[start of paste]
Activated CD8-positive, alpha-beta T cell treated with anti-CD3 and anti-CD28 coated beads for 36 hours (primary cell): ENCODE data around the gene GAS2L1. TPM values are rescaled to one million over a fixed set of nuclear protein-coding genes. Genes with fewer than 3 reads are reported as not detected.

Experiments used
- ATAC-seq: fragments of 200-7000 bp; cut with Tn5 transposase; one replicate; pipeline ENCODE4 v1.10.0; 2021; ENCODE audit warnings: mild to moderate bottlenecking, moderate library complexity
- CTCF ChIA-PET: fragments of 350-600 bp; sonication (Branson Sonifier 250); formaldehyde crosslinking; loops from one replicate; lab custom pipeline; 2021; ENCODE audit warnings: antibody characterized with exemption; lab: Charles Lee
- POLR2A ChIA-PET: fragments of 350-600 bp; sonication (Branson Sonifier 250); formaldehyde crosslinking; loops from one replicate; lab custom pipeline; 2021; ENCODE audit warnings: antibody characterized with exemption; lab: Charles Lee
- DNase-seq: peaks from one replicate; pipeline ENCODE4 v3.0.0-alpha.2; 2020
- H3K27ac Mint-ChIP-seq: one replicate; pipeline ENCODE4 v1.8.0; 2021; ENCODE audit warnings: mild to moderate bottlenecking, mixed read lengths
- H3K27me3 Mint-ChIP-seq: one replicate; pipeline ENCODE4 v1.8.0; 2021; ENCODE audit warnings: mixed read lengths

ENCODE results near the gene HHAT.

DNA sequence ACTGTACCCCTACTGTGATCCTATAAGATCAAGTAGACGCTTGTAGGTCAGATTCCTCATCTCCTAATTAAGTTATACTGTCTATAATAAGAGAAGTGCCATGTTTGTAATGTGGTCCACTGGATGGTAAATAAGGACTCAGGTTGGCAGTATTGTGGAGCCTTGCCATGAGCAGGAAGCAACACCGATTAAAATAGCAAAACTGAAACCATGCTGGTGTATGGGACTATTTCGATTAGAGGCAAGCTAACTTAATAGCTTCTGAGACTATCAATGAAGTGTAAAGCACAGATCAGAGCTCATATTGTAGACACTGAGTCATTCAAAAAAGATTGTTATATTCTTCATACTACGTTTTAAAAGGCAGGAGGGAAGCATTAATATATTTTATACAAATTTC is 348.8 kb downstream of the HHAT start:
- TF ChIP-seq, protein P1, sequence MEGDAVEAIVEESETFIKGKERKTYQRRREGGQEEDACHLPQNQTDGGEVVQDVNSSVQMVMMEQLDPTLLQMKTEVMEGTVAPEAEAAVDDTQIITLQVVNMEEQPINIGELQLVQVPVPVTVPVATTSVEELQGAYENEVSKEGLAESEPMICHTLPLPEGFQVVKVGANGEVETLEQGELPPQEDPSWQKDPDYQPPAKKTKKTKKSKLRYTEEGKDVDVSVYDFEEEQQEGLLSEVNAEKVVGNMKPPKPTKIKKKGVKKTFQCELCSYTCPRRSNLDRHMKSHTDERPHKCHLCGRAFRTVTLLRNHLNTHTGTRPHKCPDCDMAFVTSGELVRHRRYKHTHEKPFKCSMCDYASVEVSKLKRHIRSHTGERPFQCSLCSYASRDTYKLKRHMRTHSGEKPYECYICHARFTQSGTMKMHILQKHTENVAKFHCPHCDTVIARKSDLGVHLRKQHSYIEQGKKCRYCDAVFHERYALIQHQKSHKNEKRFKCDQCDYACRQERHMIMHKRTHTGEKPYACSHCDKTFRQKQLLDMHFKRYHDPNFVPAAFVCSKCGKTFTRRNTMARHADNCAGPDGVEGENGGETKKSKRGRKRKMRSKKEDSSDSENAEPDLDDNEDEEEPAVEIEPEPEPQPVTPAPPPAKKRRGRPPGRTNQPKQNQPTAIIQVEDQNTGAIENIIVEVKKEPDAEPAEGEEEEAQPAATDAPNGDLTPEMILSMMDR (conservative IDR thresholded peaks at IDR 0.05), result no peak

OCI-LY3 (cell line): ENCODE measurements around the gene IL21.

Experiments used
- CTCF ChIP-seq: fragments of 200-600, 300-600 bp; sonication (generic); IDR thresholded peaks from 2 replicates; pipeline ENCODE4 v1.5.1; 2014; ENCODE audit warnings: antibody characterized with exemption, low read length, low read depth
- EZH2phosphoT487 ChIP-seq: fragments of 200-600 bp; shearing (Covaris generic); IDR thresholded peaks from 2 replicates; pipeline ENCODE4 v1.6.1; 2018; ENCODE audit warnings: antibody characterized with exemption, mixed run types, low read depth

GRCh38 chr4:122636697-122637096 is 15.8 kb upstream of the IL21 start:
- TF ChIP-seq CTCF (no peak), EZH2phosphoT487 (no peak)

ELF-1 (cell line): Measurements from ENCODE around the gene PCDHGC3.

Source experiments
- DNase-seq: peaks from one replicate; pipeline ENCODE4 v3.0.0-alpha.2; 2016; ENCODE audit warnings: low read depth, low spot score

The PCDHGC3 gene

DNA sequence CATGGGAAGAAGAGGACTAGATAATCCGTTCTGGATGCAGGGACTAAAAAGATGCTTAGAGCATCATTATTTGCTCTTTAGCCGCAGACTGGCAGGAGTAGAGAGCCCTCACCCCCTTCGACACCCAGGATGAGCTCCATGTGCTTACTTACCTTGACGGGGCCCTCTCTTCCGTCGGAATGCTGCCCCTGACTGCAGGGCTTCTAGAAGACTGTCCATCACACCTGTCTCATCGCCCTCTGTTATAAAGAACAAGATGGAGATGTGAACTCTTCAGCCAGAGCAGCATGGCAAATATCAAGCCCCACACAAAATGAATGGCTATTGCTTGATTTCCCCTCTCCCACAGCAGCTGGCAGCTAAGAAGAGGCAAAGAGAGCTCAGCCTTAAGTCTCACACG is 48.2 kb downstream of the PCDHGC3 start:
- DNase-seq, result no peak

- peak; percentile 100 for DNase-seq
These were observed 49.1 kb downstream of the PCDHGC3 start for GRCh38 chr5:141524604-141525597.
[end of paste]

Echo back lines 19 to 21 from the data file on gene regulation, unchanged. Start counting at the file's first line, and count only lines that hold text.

Source experiments
- DNase-seq: peaks from one replicate; pipeline ENCODE4 v3.0.0-alpha.2; 2016; ENCODE audit warnings: low read depth, low spot score

The PCDHGC3 gene